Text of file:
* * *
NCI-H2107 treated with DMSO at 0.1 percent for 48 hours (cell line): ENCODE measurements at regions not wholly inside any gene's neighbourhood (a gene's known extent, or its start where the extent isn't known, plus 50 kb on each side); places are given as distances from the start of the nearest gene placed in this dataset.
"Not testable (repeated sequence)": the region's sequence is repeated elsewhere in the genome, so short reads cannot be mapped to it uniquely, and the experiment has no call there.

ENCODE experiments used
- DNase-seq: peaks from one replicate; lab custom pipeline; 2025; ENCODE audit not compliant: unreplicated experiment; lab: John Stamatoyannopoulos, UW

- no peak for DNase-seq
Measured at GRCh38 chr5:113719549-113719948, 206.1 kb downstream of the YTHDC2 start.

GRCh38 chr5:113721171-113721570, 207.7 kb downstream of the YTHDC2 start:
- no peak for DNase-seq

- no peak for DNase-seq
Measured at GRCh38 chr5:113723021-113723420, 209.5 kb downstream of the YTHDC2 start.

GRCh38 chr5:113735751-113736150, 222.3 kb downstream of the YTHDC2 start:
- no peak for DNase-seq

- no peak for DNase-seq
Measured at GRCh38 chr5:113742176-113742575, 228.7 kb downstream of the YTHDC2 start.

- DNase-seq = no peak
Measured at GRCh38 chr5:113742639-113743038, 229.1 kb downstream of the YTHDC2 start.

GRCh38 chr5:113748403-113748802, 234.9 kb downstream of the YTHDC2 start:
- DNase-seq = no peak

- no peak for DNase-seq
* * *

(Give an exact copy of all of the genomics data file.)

NCI-H2107 treated with DMSO at 0.1 percent for 48 hours (cell line): ENCODE measurements at regions not wholly inside any gene's neighbourhood (a gene's known extent, or its start where the extent isn't known, plus 50 kb on each side); places are given as distances from the start of the nearest gene placed in this dataset.
"Not testable (repeated sequence)": the region's sequence is repeated elsewhere in the genome, so short reads cannot be mapped to it uniquely, and the experiment has no call there.

ENCODE experiments used
- DNase-seq: peaks from one replicate; lab custom pipeline; 2025; ENCODE audit not compliant: unreplicated experiment; lab: John Stamatoyannopoulos, UW

- no peak for DNase-seq
Measured at GRCh38 chr5:113719549-113719948, 206.1 kb downstream of the YTHDC2 start.

GRCh38 chr5:113721171-113721570, 207.7 kb downstream of the YTHDC2 start:
- no peak for DNase-seq

- no peak for DNase-seq
Measured at GRCh38 chr5:113723021-113723420, 209.5 kb downstream of the YTHDC2 start.

GRCh38 chr5:113735751-113736150, 222.3 kb downstream of the YTHDC2 start:
- no peak for DNase-seq

- no peak for DNase-seq
Measured at GRCh38 chr5:113742176-113742575, 228.7 kb downstream of the YTHDC2 start.

- DNase-seq = no peak
Measured at GRCh38 chr5:113742639-113743038, 229.1 kb downstream of the YTHDC2 start.

GRCh38 chr5:113748403-113748802, 234.9 kb downstream of the YTHDC2 start:
- DNase-seq = no peak

- no peak for DNase-seq